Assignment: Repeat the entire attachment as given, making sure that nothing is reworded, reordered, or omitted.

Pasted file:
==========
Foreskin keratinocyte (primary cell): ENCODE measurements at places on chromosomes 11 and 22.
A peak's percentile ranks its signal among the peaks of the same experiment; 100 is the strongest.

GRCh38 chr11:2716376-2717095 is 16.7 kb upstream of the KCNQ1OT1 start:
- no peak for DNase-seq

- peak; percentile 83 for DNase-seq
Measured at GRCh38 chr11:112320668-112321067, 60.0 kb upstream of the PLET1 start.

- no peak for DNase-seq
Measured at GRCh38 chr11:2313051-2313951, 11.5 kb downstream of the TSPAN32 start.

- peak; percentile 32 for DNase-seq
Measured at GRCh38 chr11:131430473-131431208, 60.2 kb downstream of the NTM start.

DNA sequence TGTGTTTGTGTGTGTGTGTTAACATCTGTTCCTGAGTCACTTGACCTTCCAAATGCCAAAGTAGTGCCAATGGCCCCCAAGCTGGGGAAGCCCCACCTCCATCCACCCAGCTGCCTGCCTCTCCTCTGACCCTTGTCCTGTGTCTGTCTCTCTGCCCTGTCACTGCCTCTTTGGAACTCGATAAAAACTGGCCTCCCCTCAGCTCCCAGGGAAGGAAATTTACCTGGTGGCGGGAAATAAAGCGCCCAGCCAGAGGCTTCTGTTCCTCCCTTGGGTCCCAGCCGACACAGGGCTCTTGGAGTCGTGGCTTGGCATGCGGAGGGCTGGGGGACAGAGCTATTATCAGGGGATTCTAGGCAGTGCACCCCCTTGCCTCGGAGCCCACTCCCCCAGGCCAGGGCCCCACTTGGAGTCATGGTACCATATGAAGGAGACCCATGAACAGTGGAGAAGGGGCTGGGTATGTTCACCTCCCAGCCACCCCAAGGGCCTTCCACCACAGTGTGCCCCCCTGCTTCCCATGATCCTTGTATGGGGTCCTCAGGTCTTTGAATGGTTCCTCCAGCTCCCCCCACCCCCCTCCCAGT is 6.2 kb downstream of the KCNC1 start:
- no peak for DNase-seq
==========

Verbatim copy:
Foreskin keratinocyte (primary cell): ENCODE measurements at places on chromosomes 11 and 22.
A peak's percentile ranks its signal among the peaks of the same experiment; 100 is the strongest.

GRCh38 chr11:2716376-2717095 is 16.7 kb upstream of the KCNQ1OT1 start:
- no peak for DNase-seq

- peak; percentile 83 for DNase-seq
Measured at GRCh38 chr11:112320668-112321067, 60.0 kb upstream of the PLET1 start.

- no peak for DNase-seq
Measured at GRCh38 chr11:2313051-2313951, 11.5 kb downstream of the TSPAN32 start.

- peak; percentile 32 for DNase-seq
Measured at GRCh38 chr11:131430473-131431208, 60.2 kb downstream of the NTM start.

DNA sequence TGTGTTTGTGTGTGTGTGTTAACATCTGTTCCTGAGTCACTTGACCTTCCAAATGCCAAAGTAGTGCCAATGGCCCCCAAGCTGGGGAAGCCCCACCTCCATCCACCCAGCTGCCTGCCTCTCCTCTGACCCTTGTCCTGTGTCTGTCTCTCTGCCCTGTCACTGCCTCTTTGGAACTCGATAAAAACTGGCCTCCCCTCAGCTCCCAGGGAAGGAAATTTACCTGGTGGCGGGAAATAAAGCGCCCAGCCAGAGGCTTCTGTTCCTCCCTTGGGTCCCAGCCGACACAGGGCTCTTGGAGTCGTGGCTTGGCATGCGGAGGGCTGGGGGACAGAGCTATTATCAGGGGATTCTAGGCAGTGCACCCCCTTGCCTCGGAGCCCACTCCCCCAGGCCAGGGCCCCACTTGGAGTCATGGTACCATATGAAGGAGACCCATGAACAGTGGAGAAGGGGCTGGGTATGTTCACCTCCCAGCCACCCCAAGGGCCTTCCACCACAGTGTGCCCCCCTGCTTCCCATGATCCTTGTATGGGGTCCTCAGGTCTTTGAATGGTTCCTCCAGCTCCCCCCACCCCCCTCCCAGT is 6.2 kb downstream of the KCNC1 start:
- no peak for DNase-seq